• A week after ousting top aide John Bolton, President Donald Trump announced Wednesday on Twitter that he was naming Robert O'Brien to replace Bolton, choosing the State Department's top hostage negotiator to fill that important White House post. 'I have worked long and hard with Robert,' the President tweeted from California, where he is currently on a western campaign swing. 'Robert O'Brien is a great choice to be National Security Advisor,' said Rep. Mike Gallagher (R-WI), who labeled the choice an 'exceptional pick.'  'He is a high energy, low ego individual who will do fantastic in this role,' the Congressman added. O'Brien's most recent high profile diplomatic effort was in Sweden, where he headlined U.S. efforts to free rapper A$AP. O'Brien's official title at the State Department was, 'Special Presidential Envoy for Hostage Affairs at the U.S. Department of State.' O'Brien will be the fourth National Security Adviser for President Trump, going through former Defense Intelligence Agency chief Michael Flynn, Army General H.R. McMaster, and then Bolton. Last week, Mr. Trump said Bolton had disagreed with him on a number of major foreign policy issues.

News

  • They take their football seriously in Philadelphia. Even scholarly types can go overboard when their beloved Eagles lose. >> Read more trending news  During the fourth quarter of Philadelphia's 27-24 televised loss to the Detroit Lions, the Fox network handling the broadcast showed an angry Eagles fan shouting as the telecast broke for a commercial. The angry fan was identified as Eric Furda, the University of Pennsylvania's dean of admissions since 2008, according to the The Philadelphia Inquirer. The clip quickly went viral, as it resonated with other angry Eagles fans. Furda admitted he was the culprit on Twitter, but only after he posted Sunday that he was 'not sure what the refs were looking at today.' Furda took a more apologetic tone Monday morning. 'After further review of the play I will take the 15 yard penalty for unsportsmanlike conduct,' Furda tweeted. 'But I will not lose my passion for Philadelphia and Penn sports!' The Eagles, who have lost two straight games after beating Washington in their season opener, travel to Green Bay to face the Packers at Lambeau Field on Thursday night.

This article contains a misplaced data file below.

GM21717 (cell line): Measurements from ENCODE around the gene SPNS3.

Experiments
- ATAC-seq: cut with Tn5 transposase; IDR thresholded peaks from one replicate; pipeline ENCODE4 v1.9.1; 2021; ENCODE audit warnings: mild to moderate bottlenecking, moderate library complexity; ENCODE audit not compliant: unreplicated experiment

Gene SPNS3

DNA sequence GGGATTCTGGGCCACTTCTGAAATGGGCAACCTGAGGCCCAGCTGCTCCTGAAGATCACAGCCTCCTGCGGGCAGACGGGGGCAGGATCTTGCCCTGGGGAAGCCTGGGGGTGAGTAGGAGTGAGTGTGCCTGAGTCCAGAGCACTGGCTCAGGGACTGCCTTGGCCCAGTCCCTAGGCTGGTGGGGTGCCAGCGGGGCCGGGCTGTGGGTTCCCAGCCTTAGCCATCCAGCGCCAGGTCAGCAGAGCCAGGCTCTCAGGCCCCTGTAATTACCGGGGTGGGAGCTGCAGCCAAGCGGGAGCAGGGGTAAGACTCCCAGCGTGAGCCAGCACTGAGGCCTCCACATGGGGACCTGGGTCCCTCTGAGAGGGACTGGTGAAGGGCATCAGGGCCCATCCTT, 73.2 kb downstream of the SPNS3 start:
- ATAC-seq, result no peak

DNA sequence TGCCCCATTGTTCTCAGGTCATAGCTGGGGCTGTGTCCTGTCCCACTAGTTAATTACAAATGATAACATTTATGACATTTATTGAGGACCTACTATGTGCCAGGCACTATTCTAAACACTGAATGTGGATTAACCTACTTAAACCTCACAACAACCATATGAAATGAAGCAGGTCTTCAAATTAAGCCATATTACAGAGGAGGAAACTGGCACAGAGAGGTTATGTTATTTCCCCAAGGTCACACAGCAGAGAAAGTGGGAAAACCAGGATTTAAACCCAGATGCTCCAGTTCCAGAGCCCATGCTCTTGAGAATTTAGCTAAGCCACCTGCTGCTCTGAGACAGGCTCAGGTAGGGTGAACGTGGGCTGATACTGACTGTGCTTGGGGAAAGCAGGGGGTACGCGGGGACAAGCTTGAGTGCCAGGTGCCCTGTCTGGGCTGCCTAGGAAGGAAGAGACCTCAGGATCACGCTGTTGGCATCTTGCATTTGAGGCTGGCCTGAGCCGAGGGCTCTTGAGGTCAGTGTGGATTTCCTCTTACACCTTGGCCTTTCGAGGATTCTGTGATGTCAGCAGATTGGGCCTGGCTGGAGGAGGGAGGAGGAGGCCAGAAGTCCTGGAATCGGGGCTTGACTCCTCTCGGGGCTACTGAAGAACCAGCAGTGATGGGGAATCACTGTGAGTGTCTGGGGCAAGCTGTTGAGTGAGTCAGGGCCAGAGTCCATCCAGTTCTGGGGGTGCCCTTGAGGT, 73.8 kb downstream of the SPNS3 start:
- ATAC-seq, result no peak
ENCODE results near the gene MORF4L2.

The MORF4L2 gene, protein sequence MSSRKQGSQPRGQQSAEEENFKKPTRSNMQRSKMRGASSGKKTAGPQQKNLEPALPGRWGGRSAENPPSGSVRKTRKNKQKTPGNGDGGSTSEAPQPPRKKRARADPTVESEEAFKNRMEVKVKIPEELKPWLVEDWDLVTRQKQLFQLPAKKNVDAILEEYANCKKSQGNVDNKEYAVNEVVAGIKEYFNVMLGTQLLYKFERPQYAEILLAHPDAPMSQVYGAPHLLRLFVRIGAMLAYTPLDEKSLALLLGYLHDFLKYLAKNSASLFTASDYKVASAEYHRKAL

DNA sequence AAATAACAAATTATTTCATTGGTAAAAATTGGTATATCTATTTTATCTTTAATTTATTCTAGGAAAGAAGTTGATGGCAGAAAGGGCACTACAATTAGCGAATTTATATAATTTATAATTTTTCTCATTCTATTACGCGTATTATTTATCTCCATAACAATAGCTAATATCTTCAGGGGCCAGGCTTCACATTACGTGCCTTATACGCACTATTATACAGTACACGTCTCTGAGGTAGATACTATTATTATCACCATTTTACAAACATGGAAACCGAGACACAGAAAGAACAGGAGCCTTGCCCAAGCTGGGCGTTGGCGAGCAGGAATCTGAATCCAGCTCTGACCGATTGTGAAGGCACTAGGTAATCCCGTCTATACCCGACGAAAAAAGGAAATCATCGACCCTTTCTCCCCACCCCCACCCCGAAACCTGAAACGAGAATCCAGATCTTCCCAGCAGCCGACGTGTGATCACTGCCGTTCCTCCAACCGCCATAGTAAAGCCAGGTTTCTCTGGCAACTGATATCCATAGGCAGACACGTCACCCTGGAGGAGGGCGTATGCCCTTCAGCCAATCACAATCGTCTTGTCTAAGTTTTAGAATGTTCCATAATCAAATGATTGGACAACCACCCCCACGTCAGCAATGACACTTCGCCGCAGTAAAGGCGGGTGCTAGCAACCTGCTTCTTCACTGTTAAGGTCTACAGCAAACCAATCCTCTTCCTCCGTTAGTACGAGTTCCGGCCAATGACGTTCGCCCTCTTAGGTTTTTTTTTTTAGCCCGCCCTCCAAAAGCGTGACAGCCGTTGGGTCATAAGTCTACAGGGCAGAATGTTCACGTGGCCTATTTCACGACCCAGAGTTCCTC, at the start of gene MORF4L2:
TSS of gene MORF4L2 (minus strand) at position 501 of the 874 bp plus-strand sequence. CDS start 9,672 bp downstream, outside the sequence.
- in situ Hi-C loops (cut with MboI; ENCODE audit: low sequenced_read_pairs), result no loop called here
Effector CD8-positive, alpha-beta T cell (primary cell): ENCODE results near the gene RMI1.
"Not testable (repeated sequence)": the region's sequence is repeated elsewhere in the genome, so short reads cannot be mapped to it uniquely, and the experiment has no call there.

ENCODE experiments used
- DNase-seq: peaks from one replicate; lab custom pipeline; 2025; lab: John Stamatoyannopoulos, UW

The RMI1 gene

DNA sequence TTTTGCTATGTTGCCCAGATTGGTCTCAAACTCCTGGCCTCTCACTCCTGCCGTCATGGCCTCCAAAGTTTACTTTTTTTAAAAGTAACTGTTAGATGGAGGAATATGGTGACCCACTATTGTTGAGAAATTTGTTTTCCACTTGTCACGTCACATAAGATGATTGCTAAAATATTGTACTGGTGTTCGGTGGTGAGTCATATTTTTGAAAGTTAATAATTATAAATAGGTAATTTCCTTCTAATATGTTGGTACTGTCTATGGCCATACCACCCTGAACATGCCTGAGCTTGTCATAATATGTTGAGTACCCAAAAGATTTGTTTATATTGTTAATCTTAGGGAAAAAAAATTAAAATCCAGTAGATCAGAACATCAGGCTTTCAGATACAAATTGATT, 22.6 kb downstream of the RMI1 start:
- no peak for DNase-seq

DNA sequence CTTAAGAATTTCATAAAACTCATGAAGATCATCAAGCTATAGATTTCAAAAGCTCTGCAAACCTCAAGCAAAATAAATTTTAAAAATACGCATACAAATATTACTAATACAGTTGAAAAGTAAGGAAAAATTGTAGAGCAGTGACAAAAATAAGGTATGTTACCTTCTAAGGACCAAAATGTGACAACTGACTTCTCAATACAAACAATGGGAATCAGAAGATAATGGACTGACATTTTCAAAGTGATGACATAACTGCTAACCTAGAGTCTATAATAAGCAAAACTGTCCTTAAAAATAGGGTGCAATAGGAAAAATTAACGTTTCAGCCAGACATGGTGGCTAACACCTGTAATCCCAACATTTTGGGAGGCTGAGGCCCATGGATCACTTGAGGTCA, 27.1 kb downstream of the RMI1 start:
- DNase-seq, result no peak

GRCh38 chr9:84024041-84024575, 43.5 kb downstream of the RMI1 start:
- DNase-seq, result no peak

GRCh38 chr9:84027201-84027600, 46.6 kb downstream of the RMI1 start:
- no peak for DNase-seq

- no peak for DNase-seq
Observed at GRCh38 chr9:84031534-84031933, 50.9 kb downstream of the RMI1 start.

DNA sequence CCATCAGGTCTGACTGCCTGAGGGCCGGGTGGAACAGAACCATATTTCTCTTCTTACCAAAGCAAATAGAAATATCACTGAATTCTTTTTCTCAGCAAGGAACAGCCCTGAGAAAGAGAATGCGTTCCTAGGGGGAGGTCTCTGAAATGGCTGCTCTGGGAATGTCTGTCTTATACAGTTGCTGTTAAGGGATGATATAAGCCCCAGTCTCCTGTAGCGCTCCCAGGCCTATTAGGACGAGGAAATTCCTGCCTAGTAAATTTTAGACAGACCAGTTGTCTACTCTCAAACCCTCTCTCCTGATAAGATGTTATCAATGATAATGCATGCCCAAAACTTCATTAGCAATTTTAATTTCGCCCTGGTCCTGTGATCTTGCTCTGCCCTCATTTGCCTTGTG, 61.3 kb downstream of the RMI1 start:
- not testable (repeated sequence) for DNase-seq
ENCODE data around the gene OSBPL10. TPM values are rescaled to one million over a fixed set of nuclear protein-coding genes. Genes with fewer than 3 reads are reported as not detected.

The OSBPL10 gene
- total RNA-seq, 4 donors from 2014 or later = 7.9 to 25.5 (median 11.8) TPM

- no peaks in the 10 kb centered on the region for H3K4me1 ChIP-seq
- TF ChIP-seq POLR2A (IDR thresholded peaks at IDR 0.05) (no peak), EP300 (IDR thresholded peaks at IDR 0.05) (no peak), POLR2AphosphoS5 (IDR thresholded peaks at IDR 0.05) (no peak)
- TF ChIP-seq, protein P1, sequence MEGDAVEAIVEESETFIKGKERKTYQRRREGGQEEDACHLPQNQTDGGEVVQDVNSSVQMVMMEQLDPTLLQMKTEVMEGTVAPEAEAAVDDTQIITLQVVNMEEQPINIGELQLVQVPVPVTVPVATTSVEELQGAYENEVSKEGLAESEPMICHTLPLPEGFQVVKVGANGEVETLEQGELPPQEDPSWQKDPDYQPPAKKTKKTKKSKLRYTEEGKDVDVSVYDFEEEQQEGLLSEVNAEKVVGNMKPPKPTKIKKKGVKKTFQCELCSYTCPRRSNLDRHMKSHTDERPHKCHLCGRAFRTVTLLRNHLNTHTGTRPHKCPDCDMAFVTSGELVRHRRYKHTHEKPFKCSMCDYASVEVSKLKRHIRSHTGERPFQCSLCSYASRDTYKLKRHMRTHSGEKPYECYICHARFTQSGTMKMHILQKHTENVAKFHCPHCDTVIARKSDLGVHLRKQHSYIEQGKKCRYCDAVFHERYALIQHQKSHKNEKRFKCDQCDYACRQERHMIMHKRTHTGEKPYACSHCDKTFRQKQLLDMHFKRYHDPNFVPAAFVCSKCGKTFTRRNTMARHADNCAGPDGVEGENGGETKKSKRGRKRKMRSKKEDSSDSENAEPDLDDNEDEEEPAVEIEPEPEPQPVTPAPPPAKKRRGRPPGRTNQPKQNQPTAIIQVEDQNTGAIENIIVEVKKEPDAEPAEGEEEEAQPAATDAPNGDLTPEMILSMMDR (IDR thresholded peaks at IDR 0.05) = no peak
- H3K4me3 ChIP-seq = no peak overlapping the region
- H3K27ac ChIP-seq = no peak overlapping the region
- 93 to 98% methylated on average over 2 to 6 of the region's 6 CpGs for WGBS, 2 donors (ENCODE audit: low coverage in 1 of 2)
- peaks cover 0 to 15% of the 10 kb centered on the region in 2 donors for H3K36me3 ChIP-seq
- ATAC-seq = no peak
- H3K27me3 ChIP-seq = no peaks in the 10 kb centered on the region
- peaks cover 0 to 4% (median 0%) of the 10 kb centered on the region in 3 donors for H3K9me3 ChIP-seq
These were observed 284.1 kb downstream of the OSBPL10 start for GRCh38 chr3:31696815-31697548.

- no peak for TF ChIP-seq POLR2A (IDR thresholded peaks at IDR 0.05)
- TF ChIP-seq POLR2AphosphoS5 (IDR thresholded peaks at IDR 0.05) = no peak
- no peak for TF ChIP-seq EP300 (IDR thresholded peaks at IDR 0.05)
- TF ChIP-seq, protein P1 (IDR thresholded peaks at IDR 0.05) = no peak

• A Michigan toddler died last week after authorities said her head became stuck in a car's power window in Detroit. >> Read more trending news  According to WXYZ-TV, Kierre Allen, 2, was inside the parked 2005 Mazda 3 with her father, who had fallen asleep, last Monday when the window somehow closed on her head, authorities said. The 21-year-old man awoke to find the child caught in the window, he told police. Kierre's uncle took the pair to a nearby hospital as the father tried to revive the girl, WJBK-TV reported. Doctors said she was dead when she arrived. Police arrested the girl's father, who had outstanding traffic warrants, authorities said. He has not been charged in connection with Kierre's death, the Detroit News reported.